Had the striker been booked for his original offence of celebrating with the wig, then a few minutes later, he would have been red-carded for that second offence on Paulinho. Potentially, it's a game-changer.
Guesswork again, but it looked distinctly as though Iglesias Villanueva thought: "Oh boy, this is a volcanic stadium, and the orange wig is to commemorate a beloved president whose success at the Mestalla was legendary! I'll avoid the condemnation of a hugely fired up crowd by cancelling Rodrigo's booking."
In not one of those instances did the refereeing officials make the right call. And while the "phantom goal" is what caught all the headlines, the other two decisions had the potential to significantly alter the course of the game. That isn't good enough.
2. Injury decisions
Although his fellow players knew, it wasn't widely understood that Goncalo Guedes was suffering from a stress fracture in one of his toes or that prematch, he took a pain-killing injection in order to play. That news broke when, on Monday morning, it became clear that the superb young Portuguese winger requires immediate surgery to avoid greater damage. He'll be out until early January.
This proved to be a good decision.
Although he was left as little more than an enthusiastic spectator, thanks to his teammates failing to give him the ball often enough in the first half, Guedes firmly altered the second act. As soon as Valencia put the ex-Benfica lightning bolt up against former Benfica teammate Nelson Semedo, it was an unequal battle.
Either Semedo was posted missing -- at which point Marc-Andre ter Stegen was forced into a one-vee-one save at Guedes' feet -- or Guedes found space, drew Semedo but slid a pass outside him to the overlapping Jose Luis Gaya, who crossed for Rodrigo's goal.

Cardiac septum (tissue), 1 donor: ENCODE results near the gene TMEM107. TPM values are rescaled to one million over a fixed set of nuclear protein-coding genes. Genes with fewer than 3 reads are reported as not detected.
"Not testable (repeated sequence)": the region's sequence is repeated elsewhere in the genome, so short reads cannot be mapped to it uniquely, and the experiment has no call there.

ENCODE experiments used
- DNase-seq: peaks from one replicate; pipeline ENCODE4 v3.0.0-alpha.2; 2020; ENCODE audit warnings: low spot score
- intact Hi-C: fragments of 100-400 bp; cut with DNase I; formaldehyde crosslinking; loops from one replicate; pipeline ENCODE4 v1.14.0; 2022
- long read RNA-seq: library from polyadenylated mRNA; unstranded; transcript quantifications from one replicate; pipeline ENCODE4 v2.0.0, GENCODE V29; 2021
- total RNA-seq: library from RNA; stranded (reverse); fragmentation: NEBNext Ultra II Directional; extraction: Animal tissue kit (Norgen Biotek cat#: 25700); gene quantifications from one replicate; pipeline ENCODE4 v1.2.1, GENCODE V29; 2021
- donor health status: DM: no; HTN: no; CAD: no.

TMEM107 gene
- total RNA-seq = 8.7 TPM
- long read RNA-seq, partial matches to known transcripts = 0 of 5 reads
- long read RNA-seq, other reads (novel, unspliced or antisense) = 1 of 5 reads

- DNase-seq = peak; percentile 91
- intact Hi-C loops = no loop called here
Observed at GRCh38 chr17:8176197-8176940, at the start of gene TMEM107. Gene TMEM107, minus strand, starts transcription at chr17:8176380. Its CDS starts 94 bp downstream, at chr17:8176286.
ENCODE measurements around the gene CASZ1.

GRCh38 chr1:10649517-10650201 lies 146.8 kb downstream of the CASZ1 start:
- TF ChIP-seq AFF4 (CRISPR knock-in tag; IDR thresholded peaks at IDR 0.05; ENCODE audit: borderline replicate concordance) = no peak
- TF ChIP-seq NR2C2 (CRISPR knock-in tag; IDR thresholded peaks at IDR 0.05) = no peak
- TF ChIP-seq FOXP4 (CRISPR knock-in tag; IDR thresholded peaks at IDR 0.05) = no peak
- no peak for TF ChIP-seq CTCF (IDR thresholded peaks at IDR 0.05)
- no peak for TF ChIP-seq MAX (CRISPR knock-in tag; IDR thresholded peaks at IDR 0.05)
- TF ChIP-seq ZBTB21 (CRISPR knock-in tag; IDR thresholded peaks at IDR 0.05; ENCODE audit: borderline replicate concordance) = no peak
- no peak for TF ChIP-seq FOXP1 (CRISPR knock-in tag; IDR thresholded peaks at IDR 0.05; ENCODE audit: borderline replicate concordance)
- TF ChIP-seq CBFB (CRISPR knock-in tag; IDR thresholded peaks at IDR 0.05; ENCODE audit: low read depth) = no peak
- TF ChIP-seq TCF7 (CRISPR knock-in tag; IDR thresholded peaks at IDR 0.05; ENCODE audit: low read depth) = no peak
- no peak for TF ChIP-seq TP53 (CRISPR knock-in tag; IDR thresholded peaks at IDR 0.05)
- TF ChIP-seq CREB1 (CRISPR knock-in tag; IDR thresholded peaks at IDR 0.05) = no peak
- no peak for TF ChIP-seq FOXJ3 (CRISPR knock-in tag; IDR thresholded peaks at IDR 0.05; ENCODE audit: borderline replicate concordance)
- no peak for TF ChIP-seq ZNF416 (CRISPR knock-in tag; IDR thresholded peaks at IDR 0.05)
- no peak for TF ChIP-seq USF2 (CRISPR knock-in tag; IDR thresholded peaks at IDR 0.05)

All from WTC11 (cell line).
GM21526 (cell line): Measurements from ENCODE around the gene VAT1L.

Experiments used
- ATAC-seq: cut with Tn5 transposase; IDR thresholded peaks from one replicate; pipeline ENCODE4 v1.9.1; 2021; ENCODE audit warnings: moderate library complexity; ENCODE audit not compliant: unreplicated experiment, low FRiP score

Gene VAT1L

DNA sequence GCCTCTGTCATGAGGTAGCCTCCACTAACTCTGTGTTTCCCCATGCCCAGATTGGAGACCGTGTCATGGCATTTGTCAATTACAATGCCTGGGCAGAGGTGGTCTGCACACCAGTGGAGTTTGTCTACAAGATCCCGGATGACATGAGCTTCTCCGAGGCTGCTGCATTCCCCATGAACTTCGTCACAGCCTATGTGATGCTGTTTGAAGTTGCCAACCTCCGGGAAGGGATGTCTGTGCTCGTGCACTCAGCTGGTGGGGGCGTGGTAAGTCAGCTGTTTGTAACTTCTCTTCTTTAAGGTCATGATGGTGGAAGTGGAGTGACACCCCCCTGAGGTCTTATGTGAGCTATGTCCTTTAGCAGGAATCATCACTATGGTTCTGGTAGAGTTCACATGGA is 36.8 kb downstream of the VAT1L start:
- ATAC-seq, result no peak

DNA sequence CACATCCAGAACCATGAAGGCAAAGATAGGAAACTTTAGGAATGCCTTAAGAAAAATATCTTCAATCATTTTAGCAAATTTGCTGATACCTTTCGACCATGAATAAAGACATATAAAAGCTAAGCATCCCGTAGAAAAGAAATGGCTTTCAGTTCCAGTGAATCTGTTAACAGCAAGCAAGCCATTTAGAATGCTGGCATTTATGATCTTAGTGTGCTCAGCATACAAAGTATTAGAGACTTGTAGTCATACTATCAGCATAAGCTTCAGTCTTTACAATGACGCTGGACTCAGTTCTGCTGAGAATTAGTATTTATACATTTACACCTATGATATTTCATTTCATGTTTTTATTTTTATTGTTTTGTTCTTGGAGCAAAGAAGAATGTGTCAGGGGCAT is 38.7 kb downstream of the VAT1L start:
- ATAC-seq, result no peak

Injured or not, Guedes turned the game. His decision contrasts with two others in similar circumstances.
Luis Suarez has been suffering from a meniscus injury since summer. Because he was desperate to help Uruguay qualify for the World Cup, he rejected the keyhole surgery that could repair it but would cost him at least four weeks. Simone Zaza has exactly the same plight.
Each man must train less than usual to protect the meniscus if he is to continue to avoid surgery. That means that each of the two is short of sharpness, plays with the distraction of pain and looks significantly less effective than normal.
In the case of Suarez, it's beginning to look like a chronically bad decision. His form and his sharpness are in the bin.
Zaza, meanwhile, put in titanic work to prevent Barcelona from having easy possession. However, by midway through the second half, he was noticeably limping between sprints. He'll be lucky to avoid surgery before the transfer window opens.
Three brave decisions to ignore pain, to sacrifice on behalf of the team, but only one that truly paid dividends. The other two might yet have a high cost.
3. Substitution decisions
What was Ernesto Valverde thinking of when he replaced Ivan Rakitic with Gerard Deulofeu? Well, firstly, he wasn't thinking that Deulofeu would go on to give a performance that was glaringly undisciplined.